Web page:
The ideal candidates for compatible tank mates are peaceful fish that are large enough to defend themselves from your angels.
Angels can be quite territorial fish, and are also omnivorous, meaning they might try to eat anything they can fit in their mouths!
Whether you’re keeping your angelfish in a school or alone in a community tank, here are some great tropical fish species to keep alongside them:
Good Tankmates for Angelfish
When keeping angelfish in a community aquarium, many people like to choose other species that also come from the Amazon.
Neon tetra are a popular choice for Amazon-themed aquariums, but are so small that they might become lunch for angelfish as they get bigger!
A better choice is the slightly larger cardinal tetra. They are otherwise similar to neon tetra and look just as beautiful when kept in a large school. Just make sure that your water is soft, acidic, and kept clean for these little fish to thrive.
Ram Cichlids (Mikrogeophagus ramirezi)
Although most species of cichlid are too aggressive to keep with angelfish, ram cichlids are an exception. These peaceful dwarfs are intelligent, colorful, and a joy to watch.
They also tend to swim near the bottom of the tank, so they won’t interfere too much with your fish’s territory.
Coming from Central America, their native range isn’t far from that of the angelfish, and the two species enjoy similar water parameters.
While they don’t grow to enormous sizes themselves, giant danios are ideal tank mates for large fish. Because they’re so fast and agile, these active fish don’t make easy targets for other fish and are a hardy and peaceful species towards other tank members.
Even if you have fairly aggressive angelfish, the speedy giant danio should be able to stay out of harm’s way.
Cory catfish are a winner for almost every type of community tank setup. Their peaceful nature and ability to help keep a tank clean make them an ever-popular choice. The fact that many species also come from the Amazon basin makes them especially suitable for an angelfish tank.
If you do decide to keep cories, make sure you keep them in a school of six or more since these fish would rarely be found alone in the wild.
I mentioned that cory catfish are useful at keeping an aquarium clean, but few fish clean up algae as effectively as plecos.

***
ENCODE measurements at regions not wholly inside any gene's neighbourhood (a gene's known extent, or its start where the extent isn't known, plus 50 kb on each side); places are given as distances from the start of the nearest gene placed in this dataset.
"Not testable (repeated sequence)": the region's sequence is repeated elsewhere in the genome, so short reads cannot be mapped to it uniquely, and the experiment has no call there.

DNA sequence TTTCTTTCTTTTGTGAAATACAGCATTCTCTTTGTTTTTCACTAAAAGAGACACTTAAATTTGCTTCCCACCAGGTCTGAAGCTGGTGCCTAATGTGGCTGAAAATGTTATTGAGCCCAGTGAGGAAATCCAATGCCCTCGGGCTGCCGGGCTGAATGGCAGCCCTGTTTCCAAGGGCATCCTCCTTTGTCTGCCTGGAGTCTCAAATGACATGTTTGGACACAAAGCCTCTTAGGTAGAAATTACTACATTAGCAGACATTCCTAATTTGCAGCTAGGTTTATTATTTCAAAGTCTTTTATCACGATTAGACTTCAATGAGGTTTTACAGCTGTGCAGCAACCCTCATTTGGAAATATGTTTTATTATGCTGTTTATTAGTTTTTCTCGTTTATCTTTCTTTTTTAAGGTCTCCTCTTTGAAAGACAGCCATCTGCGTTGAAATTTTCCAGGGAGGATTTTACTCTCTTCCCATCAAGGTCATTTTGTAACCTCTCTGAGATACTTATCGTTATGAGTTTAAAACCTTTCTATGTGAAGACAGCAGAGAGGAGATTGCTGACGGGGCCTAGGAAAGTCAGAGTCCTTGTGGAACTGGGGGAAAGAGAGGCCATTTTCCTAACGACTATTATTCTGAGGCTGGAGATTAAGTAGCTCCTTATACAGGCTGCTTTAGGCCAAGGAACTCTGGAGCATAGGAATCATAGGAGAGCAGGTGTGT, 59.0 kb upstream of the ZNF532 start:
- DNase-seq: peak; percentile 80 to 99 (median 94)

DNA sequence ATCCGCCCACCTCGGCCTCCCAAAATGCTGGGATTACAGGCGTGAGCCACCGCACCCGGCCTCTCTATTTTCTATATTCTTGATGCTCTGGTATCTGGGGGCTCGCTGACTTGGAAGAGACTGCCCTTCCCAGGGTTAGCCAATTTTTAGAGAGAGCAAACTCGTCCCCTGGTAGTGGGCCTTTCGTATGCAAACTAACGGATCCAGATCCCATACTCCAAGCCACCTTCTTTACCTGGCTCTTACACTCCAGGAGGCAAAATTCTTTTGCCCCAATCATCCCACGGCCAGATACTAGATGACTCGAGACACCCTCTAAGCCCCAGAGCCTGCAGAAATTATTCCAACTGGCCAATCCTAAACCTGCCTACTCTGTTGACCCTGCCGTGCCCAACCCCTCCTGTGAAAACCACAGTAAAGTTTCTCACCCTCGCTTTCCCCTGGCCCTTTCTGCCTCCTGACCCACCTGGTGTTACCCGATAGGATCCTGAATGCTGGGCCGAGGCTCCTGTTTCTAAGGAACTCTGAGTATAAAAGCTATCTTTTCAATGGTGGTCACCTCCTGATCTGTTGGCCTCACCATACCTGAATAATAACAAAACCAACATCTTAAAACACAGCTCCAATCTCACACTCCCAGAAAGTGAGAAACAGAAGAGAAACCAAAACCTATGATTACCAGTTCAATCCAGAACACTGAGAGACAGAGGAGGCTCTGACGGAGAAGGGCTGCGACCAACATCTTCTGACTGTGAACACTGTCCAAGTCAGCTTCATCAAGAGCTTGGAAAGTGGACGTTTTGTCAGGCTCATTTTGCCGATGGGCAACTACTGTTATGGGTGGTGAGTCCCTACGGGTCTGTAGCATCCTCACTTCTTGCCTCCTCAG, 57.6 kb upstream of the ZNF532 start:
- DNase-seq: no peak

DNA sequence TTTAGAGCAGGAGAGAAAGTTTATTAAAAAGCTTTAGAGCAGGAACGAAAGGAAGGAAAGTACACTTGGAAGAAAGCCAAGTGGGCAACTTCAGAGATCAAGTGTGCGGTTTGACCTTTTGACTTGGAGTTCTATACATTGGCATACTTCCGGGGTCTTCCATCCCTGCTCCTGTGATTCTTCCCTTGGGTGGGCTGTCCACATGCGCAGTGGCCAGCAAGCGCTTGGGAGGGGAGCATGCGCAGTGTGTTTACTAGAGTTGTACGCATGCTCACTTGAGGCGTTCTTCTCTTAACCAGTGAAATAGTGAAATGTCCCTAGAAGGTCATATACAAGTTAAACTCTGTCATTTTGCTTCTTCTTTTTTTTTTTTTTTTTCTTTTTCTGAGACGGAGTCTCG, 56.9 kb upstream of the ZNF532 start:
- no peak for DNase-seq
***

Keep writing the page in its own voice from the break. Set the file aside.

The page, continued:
Often referred to as ‘algae eaters’, plecos spend most of their time latched onto rocks, plants, and your tank’s glass, using their sucker mouths to hoover up all types of algae.
While many plecos will grow too large for the average-sized aquarium, bristlenose plecos only reach 4-6 inches in size, making them ideal companions for most angelfish tanks.
Incompatible Tankmates For Angelfish
While there is an abundance of tropical freshwater fish that you could successfully keep with angels, there are also a few that are unlikely to work out so well.
Because they have long fins, Angelfish should never be kept with other types of fish that are known to be ‘fin nippers’.
Barb species such as tiger barbs are notorious for this, but many types of tetra may also nip fins from time to time.
Serpae tetra, Blue tetras, White spot tetras, Buenos Aires tetras, Blind cavefish, and Black widow tetra are all on the black list, and even neon tetra may nip fins when they’re feeling stressed.
Fin nipping in tetras can, however, often be reduced by keeping them in larger schools and by improving their living conditions.
While some people have recommended Silver Dollars as good tank mates for Angelfish, their tendency to rip apart aquarium plants means they’re unsuitable for Amazon-themed tanks with the heavily planted aquascapes that angelfish love.
Angelfish Tank Size
Of course, one of the big questions you have to ask when considering the number of angelfish you’d like to keep is- how big is your tank?